Many recipes for seafood chowders, soups and sauces call for clam juice, sometimes called clam nectar. If you cannot find clam juice in your grocery store, of if you are allergic to clams, there are several substitutions for clam juice that will not negatively impact your recipe.
You can easily substitute an equal amount of fish stock for clam juice in a recipe. Some quality fish stocks are commercially available. You can also make your own fish stock from fish scraps, fish bones and heads, and even shrimp shells. Simply simmer fish trimmings with an onion, carrot, stalk of celery, some salt and pepper and a dash of lemon juice in water for 20 to 30 minutes. Fish stock freezes well for future use in all your fish and seafood recipes.
If you can’t find fish stock in your grocery store and don’t want to make your own, chicken broth can also be substituted for clam juice. Use equal parts chicken broth and water for the clam juice. For example, if your recipe called for 1 cup of clam juice, use 1/2 cup water and 1/2 cup chicken stock. This lends the saltiness that you would get from clam juice without adding an overpowering chicken flavor to your final dish.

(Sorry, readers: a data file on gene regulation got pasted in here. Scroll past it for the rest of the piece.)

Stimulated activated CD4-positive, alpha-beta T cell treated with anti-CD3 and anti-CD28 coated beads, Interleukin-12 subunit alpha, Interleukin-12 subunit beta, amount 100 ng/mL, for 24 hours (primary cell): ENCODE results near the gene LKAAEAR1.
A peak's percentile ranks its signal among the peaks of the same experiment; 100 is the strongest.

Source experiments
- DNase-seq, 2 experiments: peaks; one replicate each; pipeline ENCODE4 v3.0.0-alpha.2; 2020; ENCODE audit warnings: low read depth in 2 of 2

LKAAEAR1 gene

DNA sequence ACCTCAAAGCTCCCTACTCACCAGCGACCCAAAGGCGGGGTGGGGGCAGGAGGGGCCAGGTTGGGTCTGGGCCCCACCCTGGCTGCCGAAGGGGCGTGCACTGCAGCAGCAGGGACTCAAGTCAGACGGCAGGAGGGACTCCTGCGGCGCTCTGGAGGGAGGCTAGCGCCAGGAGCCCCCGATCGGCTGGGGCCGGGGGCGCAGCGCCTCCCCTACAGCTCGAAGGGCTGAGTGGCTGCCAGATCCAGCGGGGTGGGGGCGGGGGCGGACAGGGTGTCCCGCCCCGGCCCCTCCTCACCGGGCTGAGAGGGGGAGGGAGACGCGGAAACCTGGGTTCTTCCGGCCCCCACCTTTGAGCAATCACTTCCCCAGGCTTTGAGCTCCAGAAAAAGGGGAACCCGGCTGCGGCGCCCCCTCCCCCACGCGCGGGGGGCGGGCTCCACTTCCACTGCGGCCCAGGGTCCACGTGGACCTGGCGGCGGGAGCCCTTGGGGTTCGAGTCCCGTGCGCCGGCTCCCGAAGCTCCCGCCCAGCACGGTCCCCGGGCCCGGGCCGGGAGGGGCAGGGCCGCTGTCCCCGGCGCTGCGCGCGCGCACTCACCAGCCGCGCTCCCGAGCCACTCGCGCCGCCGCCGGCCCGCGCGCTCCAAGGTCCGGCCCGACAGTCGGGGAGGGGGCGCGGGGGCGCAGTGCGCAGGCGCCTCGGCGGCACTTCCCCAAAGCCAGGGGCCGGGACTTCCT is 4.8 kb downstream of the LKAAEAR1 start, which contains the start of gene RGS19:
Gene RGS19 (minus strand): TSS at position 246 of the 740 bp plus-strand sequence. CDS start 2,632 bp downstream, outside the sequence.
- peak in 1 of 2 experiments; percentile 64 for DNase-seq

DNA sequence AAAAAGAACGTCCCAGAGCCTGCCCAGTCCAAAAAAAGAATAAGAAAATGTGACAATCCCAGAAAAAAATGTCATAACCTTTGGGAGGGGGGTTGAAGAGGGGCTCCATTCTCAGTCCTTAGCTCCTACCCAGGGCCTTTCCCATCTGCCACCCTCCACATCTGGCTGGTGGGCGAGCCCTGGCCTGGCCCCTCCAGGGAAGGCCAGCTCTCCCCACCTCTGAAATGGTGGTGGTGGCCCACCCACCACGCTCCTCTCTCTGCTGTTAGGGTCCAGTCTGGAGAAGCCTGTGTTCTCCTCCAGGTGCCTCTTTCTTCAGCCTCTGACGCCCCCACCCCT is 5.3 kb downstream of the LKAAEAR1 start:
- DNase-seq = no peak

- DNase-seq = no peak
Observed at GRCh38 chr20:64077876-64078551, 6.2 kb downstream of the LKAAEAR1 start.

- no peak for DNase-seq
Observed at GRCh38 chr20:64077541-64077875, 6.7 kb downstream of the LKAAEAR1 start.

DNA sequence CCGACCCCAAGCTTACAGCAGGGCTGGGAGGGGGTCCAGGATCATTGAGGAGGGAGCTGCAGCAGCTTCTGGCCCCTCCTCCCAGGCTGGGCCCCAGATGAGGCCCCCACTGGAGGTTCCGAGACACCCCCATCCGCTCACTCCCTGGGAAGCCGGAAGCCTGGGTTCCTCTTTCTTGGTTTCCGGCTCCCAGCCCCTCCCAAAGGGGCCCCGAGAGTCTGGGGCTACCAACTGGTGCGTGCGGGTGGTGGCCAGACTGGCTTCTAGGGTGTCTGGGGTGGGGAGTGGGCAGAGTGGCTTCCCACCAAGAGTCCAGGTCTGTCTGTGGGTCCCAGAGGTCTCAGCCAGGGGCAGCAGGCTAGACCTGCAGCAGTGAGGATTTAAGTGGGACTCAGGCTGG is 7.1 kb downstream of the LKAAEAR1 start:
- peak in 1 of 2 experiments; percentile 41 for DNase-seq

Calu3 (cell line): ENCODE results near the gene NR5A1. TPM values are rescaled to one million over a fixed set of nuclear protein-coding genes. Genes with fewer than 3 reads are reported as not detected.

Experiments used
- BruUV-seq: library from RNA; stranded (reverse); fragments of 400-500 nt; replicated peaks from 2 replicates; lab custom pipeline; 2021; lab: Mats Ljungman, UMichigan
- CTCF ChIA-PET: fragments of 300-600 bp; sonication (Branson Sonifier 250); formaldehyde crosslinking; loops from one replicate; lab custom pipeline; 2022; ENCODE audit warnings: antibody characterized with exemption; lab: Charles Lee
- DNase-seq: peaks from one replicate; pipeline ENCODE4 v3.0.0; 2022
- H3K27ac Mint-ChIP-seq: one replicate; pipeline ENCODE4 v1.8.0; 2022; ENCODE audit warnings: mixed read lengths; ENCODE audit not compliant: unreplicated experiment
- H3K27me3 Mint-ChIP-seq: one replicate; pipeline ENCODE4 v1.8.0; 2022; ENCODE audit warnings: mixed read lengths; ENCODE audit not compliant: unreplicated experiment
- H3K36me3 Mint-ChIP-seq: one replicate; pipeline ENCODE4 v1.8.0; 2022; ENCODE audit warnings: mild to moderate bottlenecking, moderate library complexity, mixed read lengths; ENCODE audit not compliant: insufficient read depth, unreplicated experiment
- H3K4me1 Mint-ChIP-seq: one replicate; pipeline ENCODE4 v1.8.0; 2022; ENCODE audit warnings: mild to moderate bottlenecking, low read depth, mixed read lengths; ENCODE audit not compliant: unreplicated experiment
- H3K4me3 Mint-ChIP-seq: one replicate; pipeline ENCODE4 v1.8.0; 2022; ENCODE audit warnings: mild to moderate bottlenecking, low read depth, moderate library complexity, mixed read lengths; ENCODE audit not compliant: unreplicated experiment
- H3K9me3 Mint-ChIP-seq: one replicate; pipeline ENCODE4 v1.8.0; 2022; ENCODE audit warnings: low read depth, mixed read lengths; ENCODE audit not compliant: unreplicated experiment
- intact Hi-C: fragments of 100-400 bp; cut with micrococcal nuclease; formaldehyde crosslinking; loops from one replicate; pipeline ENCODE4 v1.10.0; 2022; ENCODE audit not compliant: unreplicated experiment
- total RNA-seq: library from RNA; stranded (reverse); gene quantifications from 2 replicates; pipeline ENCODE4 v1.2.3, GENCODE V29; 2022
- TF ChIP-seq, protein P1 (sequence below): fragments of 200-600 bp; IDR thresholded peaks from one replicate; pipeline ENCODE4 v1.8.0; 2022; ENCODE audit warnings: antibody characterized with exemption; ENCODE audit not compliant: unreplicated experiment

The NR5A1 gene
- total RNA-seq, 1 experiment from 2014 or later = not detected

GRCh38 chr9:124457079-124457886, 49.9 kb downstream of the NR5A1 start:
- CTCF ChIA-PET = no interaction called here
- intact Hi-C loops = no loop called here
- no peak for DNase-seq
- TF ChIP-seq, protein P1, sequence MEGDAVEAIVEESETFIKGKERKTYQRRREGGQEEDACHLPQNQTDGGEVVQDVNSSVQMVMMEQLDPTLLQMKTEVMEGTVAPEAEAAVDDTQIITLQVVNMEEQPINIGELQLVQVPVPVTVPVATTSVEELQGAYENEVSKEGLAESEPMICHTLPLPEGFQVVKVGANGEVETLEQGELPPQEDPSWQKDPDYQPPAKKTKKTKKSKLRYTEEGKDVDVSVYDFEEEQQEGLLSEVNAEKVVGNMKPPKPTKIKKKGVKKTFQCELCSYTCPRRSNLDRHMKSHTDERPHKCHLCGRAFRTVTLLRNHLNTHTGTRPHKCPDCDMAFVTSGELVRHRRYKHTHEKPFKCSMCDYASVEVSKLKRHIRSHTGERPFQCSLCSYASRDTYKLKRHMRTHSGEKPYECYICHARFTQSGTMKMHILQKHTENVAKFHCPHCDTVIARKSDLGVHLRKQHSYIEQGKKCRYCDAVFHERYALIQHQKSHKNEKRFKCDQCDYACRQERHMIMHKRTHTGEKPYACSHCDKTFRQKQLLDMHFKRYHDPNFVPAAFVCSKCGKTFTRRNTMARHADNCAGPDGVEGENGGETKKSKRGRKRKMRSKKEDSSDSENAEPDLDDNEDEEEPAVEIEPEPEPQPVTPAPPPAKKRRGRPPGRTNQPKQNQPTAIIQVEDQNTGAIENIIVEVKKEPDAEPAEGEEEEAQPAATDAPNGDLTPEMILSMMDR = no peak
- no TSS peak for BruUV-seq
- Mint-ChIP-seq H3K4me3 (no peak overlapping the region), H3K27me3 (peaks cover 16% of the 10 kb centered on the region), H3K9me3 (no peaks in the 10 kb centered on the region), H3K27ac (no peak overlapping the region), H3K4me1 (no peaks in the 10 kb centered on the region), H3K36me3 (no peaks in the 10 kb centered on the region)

You may also use vegetable stock — technically vegetable broth — in place of clam juice. The substitution here is somewhat less exact than for chicken or fish stock. Most cooks recommend using half veggie broth and half water, and then adding small amounts of tomato paste to taste. This substitution will be most effective with recipes that include tomato, such as tomato-based clam chowders and seafood stews.
Other substitutions for clam juice include a stock made of chicken broth and water with shrimp shells simmered in it; the water — not oil — from a can of tuna; white wine — about half the amount of clam juice called for; and commercial fish or seafood bouillon cubes.